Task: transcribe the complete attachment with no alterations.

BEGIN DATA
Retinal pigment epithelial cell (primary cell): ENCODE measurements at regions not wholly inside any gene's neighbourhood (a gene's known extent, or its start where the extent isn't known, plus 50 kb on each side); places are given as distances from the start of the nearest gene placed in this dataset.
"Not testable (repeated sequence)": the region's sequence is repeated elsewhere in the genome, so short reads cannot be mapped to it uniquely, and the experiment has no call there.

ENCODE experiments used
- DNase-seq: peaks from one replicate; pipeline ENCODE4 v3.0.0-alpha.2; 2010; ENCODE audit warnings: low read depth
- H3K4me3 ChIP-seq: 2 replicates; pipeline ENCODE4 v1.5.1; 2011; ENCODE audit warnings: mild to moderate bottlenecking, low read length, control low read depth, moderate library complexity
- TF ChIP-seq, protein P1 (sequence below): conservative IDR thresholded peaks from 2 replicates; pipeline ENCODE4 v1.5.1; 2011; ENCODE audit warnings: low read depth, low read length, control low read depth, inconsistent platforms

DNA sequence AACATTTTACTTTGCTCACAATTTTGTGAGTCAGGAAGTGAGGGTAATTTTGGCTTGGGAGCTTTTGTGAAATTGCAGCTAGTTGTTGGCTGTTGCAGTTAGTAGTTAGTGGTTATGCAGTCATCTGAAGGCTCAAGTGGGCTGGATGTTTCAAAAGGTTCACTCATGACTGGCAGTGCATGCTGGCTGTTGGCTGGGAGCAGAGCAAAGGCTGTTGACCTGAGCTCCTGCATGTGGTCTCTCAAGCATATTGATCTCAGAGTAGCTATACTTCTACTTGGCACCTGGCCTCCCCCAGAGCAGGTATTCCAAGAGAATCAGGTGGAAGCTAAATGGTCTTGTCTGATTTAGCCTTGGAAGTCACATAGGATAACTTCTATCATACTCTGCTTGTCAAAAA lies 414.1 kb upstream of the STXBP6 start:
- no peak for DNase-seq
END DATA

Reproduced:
Retinal pigment epithelial cell (primary cell): ENCODE measurements at regions not wholly inside any gene's neighbourhood (a gene's known extent, or its start where the extent isn't known, plus 50 kb on each side); places are given as distances from the start of the nearest gene placed in this dataset.
"Not testable (repeated sequence)": the region's sequence is repeated elsewhere in the genome, so short reads cannot be mapped to it uniquely, and the experiment has no call there.

ENCODE experiments used
- DNase-seq: peaks from one replicate; pipeline ENCODE4 v3.0.0-alpha.2; 2010; ENCODE audit warnings: low read depth
- H3K4me3 ChIP-seq: 2 replicates; pipeline ENCODE4 v1.5.1; 2011; ENCODE audit warnings: mild to moderate bottlenecking, low read length, control low read depth, moderate library complexity
- TF ChIP-seq, protein P1 (sequence below): conservative IDR thresholded peaks from 2 replicates; pipeline ENCODE4 v1.5.1; 2011; ENCODE audit warnings: low read depth, low read length, control low read depth, inconsistent platforms

DNA sequence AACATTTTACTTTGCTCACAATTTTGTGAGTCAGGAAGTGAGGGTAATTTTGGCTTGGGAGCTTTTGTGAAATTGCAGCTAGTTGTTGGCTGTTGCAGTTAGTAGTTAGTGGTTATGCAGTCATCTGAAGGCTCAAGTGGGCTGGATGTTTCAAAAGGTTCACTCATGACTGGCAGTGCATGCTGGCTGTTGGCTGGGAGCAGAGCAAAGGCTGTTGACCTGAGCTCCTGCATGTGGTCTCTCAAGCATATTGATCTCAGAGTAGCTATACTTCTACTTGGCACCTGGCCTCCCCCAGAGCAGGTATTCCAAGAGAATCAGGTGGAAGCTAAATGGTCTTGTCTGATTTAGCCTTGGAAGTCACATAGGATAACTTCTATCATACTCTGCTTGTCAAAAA lies 414.1 kb upstream of the STXBP6 start:
- no peak for DNase-seq